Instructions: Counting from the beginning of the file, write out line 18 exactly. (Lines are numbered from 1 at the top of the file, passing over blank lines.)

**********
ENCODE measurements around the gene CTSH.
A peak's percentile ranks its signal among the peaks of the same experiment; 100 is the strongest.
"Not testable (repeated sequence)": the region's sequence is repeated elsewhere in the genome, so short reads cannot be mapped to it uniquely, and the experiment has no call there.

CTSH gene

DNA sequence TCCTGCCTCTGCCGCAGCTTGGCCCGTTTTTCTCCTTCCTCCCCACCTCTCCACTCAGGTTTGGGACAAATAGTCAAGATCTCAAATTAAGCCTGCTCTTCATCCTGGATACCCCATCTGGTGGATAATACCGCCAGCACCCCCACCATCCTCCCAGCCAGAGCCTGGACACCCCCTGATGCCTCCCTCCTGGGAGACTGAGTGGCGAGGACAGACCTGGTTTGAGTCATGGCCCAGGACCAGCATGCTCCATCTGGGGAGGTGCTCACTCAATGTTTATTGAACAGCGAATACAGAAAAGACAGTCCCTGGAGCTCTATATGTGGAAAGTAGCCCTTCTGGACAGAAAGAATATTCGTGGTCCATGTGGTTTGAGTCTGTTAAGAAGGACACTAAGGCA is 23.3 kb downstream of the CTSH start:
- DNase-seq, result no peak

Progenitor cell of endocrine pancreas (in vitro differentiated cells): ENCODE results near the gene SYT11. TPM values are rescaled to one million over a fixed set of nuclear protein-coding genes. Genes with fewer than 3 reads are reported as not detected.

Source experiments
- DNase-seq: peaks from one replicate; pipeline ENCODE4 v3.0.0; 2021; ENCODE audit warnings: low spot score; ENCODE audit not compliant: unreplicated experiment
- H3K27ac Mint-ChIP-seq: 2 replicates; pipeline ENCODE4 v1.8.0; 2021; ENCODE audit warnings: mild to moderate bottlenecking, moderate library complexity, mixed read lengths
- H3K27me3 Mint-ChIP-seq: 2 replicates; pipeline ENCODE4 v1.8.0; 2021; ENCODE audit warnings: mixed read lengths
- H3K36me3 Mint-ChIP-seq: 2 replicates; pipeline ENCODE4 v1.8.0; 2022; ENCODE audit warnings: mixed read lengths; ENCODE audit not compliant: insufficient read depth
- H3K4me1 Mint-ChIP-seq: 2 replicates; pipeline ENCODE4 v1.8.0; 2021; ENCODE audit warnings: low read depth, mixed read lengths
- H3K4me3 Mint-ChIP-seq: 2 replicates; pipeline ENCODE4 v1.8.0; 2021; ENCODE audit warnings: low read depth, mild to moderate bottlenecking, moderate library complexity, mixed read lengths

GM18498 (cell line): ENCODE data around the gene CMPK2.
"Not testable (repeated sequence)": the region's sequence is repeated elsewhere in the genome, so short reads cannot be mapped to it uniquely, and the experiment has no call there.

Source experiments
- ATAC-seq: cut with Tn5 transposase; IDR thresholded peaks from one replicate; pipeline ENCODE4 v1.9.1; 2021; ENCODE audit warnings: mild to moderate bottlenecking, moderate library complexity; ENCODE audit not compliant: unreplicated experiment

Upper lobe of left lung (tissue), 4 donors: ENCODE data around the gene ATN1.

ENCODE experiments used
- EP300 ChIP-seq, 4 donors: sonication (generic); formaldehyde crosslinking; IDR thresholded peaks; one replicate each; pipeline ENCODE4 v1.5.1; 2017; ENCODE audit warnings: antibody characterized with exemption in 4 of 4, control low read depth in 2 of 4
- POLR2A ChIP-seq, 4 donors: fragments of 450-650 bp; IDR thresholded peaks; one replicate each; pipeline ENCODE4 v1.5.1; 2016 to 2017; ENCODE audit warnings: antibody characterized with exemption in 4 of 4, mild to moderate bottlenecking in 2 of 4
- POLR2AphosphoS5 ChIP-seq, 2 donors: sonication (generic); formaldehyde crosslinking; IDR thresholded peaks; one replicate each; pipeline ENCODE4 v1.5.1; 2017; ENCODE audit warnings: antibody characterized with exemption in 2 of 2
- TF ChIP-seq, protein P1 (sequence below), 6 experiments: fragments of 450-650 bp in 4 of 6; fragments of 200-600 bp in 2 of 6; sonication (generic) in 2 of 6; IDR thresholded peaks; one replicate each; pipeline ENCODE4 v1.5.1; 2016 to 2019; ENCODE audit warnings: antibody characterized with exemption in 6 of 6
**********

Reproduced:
- ATAC-seq: cut with Tn5 transposase; IDR thresholded peaks from one replicate; pipeline ENCODE4 v1.9.1; 2021; ENCODE audit warnings: mild to moderate bottlenecking, moderate library complexity; ENCODE audit not compliant: unreplicated experiment